For all of the things I disliked and took issue with in this book, there are some moments that stood out in a positive light. First, Walt, Wyl’s brother, took his brother’s coming out in stride. Second, when Rob finds out members of the college staff are spreading rumors about him and Wyl kissing, he takes instant action, going to the higher ups to make them do something about it and threatening going to Human Resources and filing a sexual harassment claim. Oh, and the pacing was fine. However, those are the only colors in the muddled gray of this book, for me. Because then there’s the plot, which I hated.

Mitzi, Walt’s ex wife, wants her friend Stella to seduce Wyl, so Stella can fund Mitzi’s desire to travel and live a lavish lifestyle. Like buying her cars and a house. Personally, I think that’s utterly ridiculous. She’s banking everything on Wyl being such a doormat — Wyl, who she knows went off to be a marine, Wyl who she’s met before, Wyl whose brother hates her, Wyl who is devoted to his brother — that he will let his new wife fund his brother’s ex-wife on her European vacations and spending sprees. And assumes Wyl has access to Walt’s money and share of the ranch. It makes Mitzi sound … well, foolish and delusional.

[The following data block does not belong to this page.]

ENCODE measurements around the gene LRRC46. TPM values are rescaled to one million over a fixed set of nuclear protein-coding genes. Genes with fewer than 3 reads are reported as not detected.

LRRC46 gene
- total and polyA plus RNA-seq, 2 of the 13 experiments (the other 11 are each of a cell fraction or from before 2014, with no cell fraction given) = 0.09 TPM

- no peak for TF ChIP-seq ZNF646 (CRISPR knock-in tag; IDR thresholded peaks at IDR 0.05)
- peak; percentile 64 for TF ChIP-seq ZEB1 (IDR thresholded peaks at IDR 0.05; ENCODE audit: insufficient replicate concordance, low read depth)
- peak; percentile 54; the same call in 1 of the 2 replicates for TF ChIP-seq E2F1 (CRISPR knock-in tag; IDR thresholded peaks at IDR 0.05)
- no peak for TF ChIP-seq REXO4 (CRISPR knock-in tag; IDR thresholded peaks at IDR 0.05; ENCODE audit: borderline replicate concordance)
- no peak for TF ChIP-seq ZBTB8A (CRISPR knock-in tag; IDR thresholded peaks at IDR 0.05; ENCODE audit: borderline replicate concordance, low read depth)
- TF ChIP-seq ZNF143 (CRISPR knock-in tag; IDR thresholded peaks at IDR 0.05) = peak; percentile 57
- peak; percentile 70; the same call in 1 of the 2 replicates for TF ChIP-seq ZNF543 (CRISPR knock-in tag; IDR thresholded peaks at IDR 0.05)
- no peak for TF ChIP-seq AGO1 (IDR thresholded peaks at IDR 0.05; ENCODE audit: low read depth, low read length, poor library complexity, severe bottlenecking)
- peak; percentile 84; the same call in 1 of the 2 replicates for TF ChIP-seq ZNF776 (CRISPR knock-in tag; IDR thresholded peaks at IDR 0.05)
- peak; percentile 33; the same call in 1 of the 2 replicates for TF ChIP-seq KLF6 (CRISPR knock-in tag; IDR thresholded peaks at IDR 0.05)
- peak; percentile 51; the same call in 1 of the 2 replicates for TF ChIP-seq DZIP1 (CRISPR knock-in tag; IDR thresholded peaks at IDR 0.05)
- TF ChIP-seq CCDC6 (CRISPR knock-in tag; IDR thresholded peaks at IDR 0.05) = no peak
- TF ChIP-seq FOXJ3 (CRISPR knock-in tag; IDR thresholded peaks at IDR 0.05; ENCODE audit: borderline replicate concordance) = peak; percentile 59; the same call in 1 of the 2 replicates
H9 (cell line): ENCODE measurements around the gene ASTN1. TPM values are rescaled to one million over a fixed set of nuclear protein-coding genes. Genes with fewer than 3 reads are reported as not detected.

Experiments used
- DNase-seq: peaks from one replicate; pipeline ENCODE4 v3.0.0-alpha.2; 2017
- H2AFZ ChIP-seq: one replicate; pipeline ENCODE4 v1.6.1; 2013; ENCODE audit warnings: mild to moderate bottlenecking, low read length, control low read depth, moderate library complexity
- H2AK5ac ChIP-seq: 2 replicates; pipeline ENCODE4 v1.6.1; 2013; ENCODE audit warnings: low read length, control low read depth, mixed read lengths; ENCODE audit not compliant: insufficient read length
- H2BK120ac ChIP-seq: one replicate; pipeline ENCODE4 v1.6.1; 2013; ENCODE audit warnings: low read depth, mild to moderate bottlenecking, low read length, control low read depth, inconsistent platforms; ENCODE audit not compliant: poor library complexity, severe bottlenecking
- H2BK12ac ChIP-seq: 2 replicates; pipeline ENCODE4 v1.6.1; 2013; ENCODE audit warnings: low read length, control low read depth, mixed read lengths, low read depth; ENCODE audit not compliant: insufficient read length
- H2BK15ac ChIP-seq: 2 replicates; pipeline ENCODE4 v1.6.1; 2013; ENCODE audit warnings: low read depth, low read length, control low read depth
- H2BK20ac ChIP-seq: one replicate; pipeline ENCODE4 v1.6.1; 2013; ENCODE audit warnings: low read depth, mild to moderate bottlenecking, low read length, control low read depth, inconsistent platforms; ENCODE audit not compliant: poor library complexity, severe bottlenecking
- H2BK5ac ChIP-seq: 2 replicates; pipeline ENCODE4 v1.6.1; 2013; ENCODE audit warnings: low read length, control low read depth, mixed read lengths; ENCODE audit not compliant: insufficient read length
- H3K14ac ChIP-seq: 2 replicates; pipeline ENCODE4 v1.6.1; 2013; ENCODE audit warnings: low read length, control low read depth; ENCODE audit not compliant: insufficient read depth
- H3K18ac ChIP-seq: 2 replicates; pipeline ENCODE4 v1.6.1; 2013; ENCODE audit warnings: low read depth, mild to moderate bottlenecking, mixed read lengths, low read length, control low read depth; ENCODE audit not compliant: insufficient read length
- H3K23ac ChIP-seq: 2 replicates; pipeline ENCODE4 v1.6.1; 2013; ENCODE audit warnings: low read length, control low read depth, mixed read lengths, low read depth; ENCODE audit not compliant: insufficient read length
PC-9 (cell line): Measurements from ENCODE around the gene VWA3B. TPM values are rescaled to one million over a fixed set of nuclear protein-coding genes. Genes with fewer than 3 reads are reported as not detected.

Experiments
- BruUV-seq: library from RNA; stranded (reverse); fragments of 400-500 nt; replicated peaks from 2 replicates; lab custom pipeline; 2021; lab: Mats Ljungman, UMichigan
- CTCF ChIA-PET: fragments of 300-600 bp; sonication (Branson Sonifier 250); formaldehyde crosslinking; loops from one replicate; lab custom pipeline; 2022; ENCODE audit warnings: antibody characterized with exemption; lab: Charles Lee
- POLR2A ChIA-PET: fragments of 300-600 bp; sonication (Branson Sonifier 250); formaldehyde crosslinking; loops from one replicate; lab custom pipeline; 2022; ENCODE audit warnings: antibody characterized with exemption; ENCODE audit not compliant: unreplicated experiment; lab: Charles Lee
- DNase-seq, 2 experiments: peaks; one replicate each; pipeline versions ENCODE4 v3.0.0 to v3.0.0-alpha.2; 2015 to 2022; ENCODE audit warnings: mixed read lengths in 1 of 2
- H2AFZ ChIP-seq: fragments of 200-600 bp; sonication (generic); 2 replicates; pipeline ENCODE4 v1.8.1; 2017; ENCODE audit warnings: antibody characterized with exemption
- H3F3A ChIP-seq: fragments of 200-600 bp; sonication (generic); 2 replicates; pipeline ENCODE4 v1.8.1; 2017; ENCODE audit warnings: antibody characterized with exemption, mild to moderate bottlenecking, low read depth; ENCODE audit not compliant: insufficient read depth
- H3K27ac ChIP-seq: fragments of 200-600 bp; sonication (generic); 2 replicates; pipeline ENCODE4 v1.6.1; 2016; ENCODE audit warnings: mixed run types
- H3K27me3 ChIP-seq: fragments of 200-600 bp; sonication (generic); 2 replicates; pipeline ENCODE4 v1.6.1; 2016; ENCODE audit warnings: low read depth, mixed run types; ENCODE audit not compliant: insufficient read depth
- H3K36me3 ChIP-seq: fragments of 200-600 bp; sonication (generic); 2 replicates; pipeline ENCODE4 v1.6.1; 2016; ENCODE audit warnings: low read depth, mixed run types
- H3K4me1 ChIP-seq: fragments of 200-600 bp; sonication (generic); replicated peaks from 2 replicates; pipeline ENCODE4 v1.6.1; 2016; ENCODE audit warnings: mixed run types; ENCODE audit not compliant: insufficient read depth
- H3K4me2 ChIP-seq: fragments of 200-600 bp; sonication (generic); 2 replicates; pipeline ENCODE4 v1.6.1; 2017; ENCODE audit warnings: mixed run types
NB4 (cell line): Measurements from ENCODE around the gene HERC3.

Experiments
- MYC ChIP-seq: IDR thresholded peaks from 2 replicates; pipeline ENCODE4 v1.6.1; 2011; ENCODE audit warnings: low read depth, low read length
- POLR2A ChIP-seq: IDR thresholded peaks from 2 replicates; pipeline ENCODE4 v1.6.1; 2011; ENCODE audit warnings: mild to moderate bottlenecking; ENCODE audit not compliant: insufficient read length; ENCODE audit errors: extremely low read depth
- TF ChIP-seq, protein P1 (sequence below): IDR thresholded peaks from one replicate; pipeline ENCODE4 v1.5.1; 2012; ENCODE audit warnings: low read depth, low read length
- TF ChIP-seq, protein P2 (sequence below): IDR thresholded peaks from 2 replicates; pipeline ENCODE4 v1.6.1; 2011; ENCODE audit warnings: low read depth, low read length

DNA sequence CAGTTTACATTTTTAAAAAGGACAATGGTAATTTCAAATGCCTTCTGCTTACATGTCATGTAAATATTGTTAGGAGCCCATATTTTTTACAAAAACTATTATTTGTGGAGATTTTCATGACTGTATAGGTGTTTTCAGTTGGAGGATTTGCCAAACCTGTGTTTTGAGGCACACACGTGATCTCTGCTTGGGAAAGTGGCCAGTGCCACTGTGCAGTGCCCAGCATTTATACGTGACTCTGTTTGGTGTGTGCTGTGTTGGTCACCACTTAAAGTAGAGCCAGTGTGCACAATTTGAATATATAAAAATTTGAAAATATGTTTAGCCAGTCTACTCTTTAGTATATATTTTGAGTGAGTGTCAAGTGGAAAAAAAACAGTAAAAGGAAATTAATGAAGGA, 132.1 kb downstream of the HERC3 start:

The second part of the plot involves Walt, Wyl’s brother, who owns half of the ranch and was managing it while Wyl was gone. (Is he still managing it, then? It’s unclear because every time Wyl mentions it, it’s always with Walt doing the managing in the past tense.) Walt dies, and from a plot perspective, it feels like this happens so Wyl can feel free to finally be himself, and with all his new money, make Rob’s dreams come true of riding in limos, drinking champagne, repaying his debts, and going to the opera. And Wyl and Rob, after having met one another at the beginning of the school year, then get married — after the brother’s death and funeral, and Mitzi suing them for ownership of the ranch — in time for Christmas.

No part of this book worked for me. The characters were not well developed and had confusing conversations, unclear motivations, and a lackluster romance. I didn’t enjoy the plot, found the writing simplistic, and felt the villains were both ridiculous and there for no reason. However, as always, if you do decide to pick this up, I hope you have fun.

Note: Trigger warnings for rampant homophobia and fat shaming.